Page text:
Tag Archives: powershell

Using Powershell instead of cygwin for scripting

In this blog entry, Windows Tricks For Whacking Lingering Java Processes …, the author resorts to the cygwin linux shell to automate an admin need.  Now cygwin is awesome, bringing some of the best tools from *nix.  However, with Powershell, Microsoft finally transformed the Windows command line into a powerful and usable administration resource.

Below a line from the bash script the author used to find each process given a process name and then loop thru each process ID and terminate it.   Note how the script requires a good understanding of bash scripting and in addition multiple Linux utilities  ps, grep, and sed.   The most important line in the script is:

found=` ps -aW | grep $procText |  sed -e's/^s*([0-9][0-9]*).*/1/' `
Here is how this works.
ps -aW:   show all processes and windows too.
grep $procText:   only use lines that contain the command line string
sed -e:   run stream editor inline
s///:   substitute
^s*:  all beginning white space
([0-9][0-9]*):  find two or more digits, remember these.
.*:  any characters.
/1/:  replace with the found digits

Very complex!!!! But, to *nix users this is nothing. Its even fun to do. With a Linux command line you can rule the world. Note that in the above script line, it’s just text processing.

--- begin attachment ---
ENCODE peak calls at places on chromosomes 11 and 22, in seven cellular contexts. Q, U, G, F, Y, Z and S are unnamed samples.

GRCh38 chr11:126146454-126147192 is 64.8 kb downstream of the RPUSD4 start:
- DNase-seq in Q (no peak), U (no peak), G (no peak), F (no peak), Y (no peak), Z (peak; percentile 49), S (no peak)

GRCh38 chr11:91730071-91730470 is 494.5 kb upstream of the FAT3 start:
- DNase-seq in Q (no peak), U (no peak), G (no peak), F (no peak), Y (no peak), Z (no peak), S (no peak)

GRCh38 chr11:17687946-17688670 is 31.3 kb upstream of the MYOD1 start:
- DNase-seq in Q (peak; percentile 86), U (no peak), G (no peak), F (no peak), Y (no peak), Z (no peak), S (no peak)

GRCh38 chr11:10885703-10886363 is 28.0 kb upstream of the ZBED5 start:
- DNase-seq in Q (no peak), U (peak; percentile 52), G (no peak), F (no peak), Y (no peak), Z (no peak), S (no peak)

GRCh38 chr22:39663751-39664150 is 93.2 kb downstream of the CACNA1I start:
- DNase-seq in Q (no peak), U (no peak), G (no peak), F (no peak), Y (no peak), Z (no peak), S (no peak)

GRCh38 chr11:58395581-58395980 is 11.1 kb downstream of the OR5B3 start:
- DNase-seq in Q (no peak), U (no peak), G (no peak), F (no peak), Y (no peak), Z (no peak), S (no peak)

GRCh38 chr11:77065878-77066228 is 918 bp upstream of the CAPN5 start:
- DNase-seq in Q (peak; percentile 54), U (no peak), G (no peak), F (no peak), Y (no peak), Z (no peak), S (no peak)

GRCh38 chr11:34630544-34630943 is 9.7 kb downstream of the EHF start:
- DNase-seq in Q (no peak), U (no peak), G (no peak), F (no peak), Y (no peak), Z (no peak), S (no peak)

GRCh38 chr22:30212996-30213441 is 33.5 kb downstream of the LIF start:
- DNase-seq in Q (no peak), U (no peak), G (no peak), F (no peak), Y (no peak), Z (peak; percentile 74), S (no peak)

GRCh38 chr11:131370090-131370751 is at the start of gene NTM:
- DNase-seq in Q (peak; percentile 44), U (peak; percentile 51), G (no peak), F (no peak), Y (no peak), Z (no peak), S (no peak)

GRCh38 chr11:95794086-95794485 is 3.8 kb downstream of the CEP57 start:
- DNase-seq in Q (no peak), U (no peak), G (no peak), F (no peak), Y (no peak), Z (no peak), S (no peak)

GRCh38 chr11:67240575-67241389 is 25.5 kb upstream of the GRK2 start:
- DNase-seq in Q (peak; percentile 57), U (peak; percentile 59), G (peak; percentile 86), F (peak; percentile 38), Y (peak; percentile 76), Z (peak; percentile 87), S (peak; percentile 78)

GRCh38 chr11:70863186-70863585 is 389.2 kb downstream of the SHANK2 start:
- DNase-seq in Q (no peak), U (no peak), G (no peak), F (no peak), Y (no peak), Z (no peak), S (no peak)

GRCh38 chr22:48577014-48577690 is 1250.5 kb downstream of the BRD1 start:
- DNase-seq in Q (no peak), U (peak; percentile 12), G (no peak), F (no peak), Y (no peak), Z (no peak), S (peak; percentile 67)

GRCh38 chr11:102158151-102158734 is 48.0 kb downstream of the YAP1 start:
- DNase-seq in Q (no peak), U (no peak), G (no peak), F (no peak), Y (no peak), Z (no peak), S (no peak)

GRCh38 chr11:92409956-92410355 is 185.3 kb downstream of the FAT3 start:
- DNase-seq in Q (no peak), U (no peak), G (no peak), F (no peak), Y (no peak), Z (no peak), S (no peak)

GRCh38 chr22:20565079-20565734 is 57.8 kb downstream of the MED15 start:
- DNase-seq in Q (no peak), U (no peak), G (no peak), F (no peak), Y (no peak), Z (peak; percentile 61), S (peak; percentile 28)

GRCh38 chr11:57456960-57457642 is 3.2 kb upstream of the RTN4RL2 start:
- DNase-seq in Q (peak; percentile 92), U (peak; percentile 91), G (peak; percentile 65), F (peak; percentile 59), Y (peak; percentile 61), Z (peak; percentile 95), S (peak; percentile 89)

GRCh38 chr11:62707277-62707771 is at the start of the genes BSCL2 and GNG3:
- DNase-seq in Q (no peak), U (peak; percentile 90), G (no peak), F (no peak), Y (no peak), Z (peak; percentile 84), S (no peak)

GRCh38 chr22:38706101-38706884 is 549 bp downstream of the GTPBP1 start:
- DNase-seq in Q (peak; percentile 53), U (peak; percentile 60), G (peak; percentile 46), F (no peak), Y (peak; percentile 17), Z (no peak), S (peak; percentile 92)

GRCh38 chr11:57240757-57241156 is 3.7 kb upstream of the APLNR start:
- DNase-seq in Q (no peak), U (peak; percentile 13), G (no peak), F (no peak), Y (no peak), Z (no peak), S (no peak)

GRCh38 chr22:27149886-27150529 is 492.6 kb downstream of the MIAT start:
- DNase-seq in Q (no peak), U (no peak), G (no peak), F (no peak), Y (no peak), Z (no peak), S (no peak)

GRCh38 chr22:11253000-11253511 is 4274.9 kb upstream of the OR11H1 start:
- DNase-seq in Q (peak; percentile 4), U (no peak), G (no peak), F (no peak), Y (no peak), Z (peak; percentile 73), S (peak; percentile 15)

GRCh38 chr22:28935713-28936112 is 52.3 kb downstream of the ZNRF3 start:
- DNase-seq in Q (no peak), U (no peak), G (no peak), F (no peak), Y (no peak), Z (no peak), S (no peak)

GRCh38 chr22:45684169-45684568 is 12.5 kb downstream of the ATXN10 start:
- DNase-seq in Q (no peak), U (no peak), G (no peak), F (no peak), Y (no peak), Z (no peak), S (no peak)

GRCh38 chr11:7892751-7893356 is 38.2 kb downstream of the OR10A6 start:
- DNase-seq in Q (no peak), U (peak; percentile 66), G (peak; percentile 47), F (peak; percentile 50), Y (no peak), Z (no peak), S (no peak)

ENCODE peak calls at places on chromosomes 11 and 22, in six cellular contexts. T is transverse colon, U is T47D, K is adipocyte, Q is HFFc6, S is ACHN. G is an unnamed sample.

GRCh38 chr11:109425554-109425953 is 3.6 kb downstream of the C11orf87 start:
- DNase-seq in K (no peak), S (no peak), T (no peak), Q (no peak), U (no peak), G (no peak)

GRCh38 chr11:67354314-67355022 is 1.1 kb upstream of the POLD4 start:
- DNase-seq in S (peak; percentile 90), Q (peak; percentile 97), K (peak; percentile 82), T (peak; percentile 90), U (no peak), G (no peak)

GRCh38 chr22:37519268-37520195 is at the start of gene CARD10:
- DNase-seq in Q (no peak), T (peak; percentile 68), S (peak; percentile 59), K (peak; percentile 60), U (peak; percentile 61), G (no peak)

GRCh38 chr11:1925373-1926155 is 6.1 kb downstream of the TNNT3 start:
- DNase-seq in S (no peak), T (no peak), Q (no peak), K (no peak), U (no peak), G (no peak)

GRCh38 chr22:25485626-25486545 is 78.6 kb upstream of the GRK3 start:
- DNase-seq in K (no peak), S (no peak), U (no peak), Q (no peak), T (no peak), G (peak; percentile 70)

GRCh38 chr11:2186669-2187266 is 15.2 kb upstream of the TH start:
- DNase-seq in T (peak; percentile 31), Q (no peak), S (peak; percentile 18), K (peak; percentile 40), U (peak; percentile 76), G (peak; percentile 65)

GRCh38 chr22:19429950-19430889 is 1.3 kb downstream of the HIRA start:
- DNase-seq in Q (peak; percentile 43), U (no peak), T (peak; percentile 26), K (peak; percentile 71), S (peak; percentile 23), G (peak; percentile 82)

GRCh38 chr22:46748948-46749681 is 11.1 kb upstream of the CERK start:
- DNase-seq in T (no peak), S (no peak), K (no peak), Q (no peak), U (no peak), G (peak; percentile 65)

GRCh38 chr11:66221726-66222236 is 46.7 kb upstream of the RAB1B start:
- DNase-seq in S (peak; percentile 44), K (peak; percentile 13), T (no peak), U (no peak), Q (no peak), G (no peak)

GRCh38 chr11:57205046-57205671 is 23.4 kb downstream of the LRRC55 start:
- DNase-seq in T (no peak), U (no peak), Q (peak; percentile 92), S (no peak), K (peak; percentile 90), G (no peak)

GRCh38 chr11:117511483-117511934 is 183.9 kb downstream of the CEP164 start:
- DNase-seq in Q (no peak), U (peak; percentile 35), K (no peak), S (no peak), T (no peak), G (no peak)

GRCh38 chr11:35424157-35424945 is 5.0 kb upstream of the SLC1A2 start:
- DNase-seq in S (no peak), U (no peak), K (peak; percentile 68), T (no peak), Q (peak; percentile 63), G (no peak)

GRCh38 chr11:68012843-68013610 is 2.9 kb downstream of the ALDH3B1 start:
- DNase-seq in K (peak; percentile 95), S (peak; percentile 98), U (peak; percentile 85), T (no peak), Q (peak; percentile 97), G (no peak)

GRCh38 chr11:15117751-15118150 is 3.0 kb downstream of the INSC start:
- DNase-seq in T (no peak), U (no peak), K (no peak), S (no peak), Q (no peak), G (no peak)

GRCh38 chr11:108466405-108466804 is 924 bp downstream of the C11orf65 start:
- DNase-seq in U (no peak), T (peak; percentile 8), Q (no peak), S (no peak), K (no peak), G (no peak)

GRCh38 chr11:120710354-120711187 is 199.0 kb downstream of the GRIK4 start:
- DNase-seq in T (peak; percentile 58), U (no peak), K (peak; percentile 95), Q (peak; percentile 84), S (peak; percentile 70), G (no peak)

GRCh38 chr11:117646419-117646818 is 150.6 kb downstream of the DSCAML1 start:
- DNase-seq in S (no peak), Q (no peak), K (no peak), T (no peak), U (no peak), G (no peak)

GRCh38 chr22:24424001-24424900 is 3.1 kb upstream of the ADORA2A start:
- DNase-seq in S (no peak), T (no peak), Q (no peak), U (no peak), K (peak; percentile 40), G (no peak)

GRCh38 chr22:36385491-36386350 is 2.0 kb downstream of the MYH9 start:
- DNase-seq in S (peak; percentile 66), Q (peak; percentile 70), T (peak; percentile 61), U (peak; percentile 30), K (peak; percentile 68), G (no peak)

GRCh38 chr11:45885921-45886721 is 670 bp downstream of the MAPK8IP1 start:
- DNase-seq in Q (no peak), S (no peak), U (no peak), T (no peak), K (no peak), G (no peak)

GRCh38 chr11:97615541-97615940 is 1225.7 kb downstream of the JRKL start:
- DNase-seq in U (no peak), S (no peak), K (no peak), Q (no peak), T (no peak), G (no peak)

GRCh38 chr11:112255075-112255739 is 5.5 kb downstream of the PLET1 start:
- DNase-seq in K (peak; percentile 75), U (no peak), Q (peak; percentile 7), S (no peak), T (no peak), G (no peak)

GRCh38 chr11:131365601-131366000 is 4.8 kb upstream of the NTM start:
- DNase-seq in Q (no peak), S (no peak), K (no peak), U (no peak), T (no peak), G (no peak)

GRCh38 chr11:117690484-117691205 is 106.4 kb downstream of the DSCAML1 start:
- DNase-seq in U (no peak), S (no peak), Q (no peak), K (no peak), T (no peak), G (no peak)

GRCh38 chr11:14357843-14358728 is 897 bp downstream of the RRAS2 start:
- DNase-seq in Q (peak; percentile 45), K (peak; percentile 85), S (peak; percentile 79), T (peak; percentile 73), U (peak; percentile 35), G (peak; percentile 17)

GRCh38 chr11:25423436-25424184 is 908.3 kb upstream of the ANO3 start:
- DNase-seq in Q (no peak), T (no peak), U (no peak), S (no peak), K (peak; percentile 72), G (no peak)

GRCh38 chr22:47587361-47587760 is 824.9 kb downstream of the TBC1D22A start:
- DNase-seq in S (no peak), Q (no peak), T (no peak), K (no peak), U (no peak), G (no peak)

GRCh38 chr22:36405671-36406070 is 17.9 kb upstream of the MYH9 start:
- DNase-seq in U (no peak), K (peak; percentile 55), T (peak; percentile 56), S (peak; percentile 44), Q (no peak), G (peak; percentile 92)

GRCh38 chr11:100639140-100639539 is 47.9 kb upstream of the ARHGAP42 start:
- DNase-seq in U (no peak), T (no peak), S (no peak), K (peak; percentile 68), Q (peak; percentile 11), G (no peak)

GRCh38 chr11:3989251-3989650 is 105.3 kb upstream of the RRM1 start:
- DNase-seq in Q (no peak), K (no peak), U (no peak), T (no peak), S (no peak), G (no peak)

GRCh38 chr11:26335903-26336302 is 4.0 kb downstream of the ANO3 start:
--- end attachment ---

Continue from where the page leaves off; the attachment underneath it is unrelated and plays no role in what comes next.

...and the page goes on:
Powershell has a different approach. In Powershell one works with objects (in the OOP sense). Thus, instead of transforming everything to text, one manipulates properties of objects. One pipes object instead of text.

To do:
Show how to do this in Powershell. Unfortunately, wrote the above a long time ago and lost what little Powershell mojo I was developing. Any help?

Update
3/18/12: The powershell approach will probably be expanded from something like this, which just lists the processes by name and process ID:

$strComputer = "."

$colItems = get-wmiobject -class "Win32_Process" -namespace "rootCIMV2" `
-computername $strComputer

foreach ($objItem in $colItems) {
      write-host "Name: " $objItem.Name
      write-host "Process ID: " $objItem.ProcessId
}

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